Australians appear to be big downloaders of television. I have said this before but this is hardly surprising given the delays Australians face in the airing of new television episodes. An article in The Register (UK) today confirms that along with some interesting other statistics.
According to a survey based on a sample of 119 current or recent free-to-air TV series’, Australian viewers are waiting an average of almost 17 months for the first run series’ first seen overseas. Over the past two years, average Australian broadcast delays for free-to-air television viewers have more than doubled from 7.9 to 16.7 months.
A survey of TV programmes found that while some aired very close to their US air date, many popular programmes were significantly delayed.
Average broadcast delays were shortest for TV series’ on the Seven and Ten Networks, at around nine months. The average delay for TV series’ airing on the Nine Network was 22 months, while TV series’ on ABC and SBS aired on average 23 and 30 months behind the US.
Actually the ABC figure was unfair because they show few US shows and the sample is skewed by The West Wing which they took from Nine.
So why Australians appear to big downloaders of television is hardly a mystery. The mystery is why this situation persists. After all, there are no technological impediments to broadcasting television close to when it is aired in the US. Indeed, that occurs for some reality television and tonight’s Oscars will only be a few hours behind. No one will be downloading that.
Let’s look at the winners and losers. Setting aside its potential illegality, Australian viewers are the winners from being able to download television. They are better off than had they had waited. Another set of winners are internet service providers. And I think they know it. Telstra’s Bigpond has a section to download software. A big part of it is the ‘Peer to peer file sharing’ section which makes easily available BitTorrent, KaZaA, Morpheus, eMule and a number of others. So they are making it easier for their customers to find these solutions.
And what of the losers. First off the rank would be the owners of the copyright on television programs. Each downloaded product is potentially a lost customer — whether it be from broadcast royalties or from later DVD sales. Second would be Australian broadcasters. Each downloaded program is a lost eyeball for advertising revenue.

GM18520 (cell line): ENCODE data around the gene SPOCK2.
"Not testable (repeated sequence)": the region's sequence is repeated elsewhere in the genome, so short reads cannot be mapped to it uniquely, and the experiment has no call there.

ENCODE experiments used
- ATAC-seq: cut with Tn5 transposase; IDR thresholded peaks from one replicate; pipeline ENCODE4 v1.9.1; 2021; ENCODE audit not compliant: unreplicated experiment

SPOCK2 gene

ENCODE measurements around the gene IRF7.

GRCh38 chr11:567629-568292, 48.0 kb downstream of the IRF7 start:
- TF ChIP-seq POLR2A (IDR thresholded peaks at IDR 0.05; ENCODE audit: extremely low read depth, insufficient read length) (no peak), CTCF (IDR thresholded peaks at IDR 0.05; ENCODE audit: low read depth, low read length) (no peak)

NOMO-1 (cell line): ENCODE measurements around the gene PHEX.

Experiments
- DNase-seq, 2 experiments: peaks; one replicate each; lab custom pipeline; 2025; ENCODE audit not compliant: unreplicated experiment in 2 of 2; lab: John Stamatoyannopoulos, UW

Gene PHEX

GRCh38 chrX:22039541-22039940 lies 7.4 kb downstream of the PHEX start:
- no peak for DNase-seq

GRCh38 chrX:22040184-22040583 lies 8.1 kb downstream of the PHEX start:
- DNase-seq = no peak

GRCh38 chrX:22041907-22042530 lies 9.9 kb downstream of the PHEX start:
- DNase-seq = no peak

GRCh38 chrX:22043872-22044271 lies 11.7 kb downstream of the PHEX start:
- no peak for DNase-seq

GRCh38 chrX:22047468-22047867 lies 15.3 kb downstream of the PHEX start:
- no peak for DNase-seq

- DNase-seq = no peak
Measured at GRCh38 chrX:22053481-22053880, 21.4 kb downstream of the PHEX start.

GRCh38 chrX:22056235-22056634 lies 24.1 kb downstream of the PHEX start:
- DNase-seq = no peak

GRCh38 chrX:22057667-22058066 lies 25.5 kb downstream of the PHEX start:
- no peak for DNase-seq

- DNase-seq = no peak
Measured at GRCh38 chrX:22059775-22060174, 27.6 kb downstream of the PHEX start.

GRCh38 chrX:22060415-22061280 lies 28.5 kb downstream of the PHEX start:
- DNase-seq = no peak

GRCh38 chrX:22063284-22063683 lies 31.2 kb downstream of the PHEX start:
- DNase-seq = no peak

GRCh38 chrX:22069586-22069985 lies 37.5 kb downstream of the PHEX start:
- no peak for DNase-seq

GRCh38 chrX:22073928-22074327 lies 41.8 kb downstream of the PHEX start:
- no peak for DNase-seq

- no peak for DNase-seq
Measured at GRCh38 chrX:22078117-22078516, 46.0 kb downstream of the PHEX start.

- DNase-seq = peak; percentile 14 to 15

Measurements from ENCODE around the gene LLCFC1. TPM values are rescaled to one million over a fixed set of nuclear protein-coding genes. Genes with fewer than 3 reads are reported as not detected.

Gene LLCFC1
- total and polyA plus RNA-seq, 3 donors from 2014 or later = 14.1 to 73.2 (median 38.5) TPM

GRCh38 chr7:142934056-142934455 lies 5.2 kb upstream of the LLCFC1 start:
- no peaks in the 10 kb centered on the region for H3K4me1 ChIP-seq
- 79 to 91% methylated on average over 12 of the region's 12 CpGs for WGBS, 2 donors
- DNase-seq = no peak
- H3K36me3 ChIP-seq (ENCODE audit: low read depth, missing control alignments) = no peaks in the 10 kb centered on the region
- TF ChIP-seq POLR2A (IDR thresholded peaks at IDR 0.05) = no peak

But should we weep for them. Only so much. Let’s face it, they could solve this problem tomorrow by broadcasting US programs right away. If there is a lag of a few hours or even a couple of days that would dramatically kill this market. After all, what is driving Australians to download is not just the fact that they like television but that they like it sooner. Are those the customers broadcasters would care about losing? One would have thought so but their behaviour belies that.
And what of the copyright owners? Well, they don’t have to hand over exclusive rights to Australian broadcasters. They can insist upon quick broadcasting or else go to cable. They could offer legal downloaded programs through iTunes. Indeed, they could do that immediately, charge for it and then charge broadcasters for the rest. It would surely only increase their profits compared with the current situation.
To be sure, both these groups would prefer not to have to think about illegal downloads. But, in reality, it has exposed a situation where their customers actually like their product. Why not sell to them and make rather than lose money?